CWC Logo

South Africa’s Great Ocean Drive 🌊 Rooiels, Pringle Bay, Hangklip, Betty’s Bay, Kleinmond, Hawston, Onrus, Hermanus via Stanford to Gansbaai & Pearly Beach. Whale watching June till November. Nature, art, wine, science & adventure. 🐋
Latest Posts

Walkerbay Nature Reserve

Walkerbay Nature Reserve

per person

Walker Bay Nature Reserve lies on the south-western Cape coast, just east of Hermanus. The reserve consists of five coastal areas, lying between Hermanus and Die Dam near Struisbaai. The main section, known as Walker Bay, stretches from the Klein River estuary to De Kelders at Gansbaai. This section covers about 1 000 ha with a coastline of 17 km and features a long beach, known as Die Plaat, with white sands and rocky limestone outcrops to the east. Immediately north-west of the reserve lies the scenic Klein River lagoon, which flows into the sea at times. The northern parts of the reserve consist of stabilised dunefields.

The reserve forms the core area of the Walker Bay Fynbos Conservancy.

There are important records of Middle Stone Age people (about 85 000 to 65 000 years ago) occupying the Klipgat Cave, in the eastern section of the reserve. There is also evidence that during the Late Stone Age (about 2 000 years ago), Khoisan people inhabited this site, and lived off the plants, fish, shellfish and game in the area.

The reserve lies within the Mediterranean climatic zone, with mild wet winters and hot dry summers. Coastal winds are common at all times. The sea temperatures are fairly low for most of the year.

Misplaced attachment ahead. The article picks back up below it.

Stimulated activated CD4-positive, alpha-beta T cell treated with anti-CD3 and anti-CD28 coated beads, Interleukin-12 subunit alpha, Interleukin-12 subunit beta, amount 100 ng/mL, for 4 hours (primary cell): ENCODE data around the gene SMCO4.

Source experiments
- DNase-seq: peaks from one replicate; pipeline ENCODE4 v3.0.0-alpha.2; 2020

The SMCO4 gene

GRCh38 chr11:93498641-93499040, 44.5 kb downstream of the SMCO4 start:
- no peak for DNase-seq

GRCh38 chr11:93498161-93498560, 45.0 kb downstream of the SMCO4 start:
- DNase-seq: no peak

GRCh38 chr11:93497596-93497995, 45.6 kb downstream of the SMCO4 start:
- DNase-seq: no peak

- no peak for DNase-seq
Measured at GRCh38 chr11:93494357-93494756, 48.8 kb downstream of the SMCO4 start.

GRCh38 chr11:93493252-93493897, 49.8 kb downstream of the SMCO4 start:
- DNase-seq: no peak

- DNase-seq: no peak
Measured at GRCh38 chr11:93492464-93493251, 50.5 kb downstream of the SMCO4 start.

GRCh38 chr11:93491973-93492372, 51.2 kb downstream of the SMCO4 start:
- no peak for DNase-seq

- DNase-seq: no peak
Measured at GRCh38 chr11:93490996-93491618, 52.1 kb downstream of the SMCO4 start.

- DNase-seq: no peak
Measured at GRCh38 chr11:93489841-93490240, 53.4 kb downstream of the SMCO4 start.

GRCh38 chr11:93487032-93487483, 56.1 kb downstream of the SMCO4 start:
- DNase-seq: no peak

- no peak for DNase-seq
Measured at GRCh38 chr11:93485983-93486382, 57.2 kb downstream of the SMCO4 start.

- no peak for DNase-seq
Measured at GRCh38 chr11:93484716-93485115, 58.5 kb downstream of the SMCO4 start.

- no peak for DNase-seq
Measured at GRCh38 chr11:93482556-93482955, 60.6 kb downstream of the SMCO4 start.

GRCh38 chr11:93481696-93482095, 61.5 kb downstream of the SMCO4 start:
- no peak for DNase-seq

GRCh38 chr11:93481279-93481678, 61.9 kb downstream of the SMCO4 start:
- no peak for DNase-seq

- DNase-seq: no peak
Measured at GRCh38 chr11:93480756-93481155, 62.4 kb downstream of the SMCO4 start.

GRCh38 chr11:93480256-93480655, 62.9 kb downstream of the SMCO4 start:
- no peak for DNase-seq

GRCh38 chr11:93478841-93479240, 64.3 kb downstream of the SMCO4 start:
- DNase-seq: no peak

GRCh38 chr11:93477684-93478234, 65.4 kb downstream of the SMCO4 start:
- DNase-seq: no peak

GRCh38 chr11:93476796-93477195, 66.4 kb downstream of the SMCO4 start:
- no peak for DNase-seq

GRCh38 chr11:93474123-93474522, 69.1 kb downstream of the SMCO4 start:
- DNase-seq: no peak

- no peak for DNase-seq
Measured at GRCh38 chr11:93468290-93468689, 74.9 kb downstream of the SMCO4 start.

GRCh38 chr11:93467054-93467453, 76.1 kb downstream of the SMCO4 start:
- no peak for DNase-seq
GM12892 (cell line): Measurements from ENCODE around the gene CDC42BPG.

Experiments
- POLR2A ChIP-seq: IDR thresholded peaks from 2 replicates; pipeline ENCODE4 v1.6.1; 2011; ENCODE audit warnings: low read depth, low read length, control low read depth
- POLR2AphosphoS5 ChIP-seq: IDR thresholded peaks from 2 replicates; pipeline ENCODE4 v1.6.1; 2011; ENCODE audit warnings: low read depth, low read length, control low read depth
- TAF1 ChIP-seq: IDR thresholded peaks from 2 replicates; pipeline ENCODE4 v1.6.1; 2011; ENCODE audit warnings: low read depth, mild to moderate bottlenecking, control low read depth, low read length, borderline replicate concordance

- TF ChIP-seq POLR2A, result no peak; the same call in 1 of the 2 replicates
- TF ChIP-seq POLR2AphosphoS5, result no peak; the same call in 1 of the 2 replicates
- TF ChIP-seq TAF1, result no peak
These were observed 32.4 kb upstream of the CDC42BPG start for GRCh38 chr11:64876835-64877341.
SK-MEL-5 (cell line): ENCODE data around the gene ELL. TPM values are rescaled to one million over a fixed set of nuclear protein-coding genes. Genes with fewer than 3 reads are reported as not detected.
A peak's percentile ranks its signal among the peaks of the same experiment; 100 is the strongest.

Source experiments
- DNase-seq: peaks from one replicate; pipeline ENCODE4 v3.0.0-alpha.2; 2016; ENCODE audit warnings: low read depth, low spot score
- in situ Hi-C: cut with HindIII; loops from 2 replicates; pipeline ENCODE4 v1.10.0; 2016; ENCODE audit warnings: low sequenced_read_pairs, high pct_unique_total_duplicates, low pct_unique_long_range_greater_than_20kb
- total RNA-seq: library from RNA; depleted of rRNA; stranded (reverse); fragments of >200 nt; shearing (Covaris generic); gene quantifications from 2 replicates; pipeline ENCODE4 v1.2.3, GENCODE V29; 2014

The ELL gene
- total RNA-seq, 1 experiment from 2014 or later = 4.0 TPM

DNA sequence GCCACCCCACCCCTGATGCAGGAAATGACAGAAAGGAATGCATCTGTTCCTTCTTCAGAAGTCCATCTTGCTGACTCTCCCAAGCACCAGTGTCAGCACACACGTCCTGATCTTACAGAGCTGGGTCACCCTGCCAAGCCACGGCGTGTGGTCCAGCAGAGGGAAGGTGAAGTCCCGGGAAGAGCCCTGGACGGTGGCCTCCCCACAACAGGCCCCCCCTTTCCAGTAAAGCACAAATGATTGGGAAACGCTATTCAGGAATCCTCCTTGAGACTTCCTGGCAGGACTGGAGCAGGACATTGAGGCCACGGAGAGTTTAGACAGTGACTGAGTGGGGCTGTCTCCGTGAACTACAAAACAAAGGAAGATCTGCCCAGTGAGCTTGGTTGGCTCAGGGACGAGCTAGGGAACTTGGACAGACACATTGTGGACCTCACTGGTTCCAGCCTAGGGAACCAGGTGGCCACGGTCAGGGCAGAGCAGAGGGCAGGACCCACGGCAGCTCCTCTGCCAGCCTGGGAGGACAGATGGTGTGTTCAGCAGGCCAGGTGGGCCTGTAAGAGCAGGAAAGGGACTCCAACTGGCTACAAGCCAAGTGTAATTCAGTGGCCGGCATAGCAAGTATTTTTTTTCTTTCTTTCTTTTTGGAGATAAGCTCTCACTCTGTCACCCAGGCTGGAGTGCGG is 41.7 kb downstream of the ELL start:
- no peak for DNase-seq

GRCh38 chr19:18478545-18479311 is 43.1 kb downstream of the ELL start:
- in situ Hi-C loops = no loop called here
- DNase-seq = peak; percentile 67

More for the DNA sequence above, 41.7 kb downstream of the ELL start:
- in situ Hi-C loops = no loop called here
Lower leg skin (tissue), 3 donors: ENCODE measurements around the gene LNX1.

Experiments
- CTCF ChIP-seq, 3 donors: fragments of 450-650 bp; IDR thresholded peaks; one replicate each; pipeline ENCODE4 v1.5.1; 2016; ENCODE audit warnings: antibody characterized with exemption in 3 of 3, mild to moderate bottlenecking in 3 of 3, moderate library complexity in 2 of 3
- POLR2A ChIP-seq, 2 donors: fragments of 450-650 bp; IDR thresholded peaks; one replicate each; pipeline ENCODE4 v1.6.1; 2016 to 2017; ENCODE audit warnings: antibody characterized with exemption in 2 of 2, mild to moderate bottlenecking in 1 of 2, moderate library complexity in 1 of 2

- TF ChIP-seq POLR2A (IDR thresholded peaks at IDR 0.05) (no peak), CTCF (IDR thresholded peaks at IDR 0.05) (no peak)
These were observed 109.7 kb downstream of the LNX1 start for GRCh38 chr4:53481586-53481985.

Lowland coastal fynbos, also known as strandveld, is the main type of vegetation, and is characterised by species such as bietou, blombos, sour fig and waxberry. Parts of the dunefields were stabilised from the early 1900s until the 1980s, using alien rooikrans and Port Jackson. These species are invasive and, together with uncontrolled coastal development, pose a threat to the indigenous strandveld. Dense thickets of old milkwoods occur along the banks of the Klein River lagoon.

Most of the mammals occurring in the reserve are shy, but the tracks of Cape clawless otter, bushbuck, duiker, grysbok and steenbok are occasionally observed. Off-shore, southern right whales occur from about August to November, while Bryde’s and humpback whales and various dolphin species occur throughout the year. Marine fish include the sought-after galjoen, kabeljou and steenbras, which may be caught at Galjoenbank, Sopiesklip, Skeurbank and other fishing sites.

The reserve has numerous species of seabirds, including the striking Africa Black Oyster Catche. This species is threatened by coastal recreational activities because it breeds on beaches in the summer.

Visitors are welcome to enjoy day hikes along the coast. Angling, swimming and picnicking are permitted, but visitors should note that the sea can be rough and dangerous. Fires and overnight camping are not allowed. No overnight accommodation is provided in the reserve.

Visitors must avoid disturbing coastal birds and destroying sensitive dune vegetation. Litter must be removed. In terms of the access permit, off-road vehicles must remain below the high-water mark, particularly during summer when the oystercatchers breed.

A permit for entry into the reserve is required and is obtainable from the Walker Bay Nature Reserve office at Voëlklip during office hours (Monday to Friday, 08:00 – 16:00). Beach driving is only allowed through a special permit issued by the Department of Environmental Affairs. Normal regulations of the Department of Sea Fisheries apply to the removal of bait and other marine organisms. Permits for marine angling are available at post offices. A freshwater angling licence (obtainable from any CapeNature office) is required for angling in the Klein River lagoon and estuary. The reserve entry times (sunrise to sunset) are strictly adhered to.

What to do when we find a baby loggerhead turtle on our beaches

  • Included
    Walkerbay Nature Reserve
  • Not Included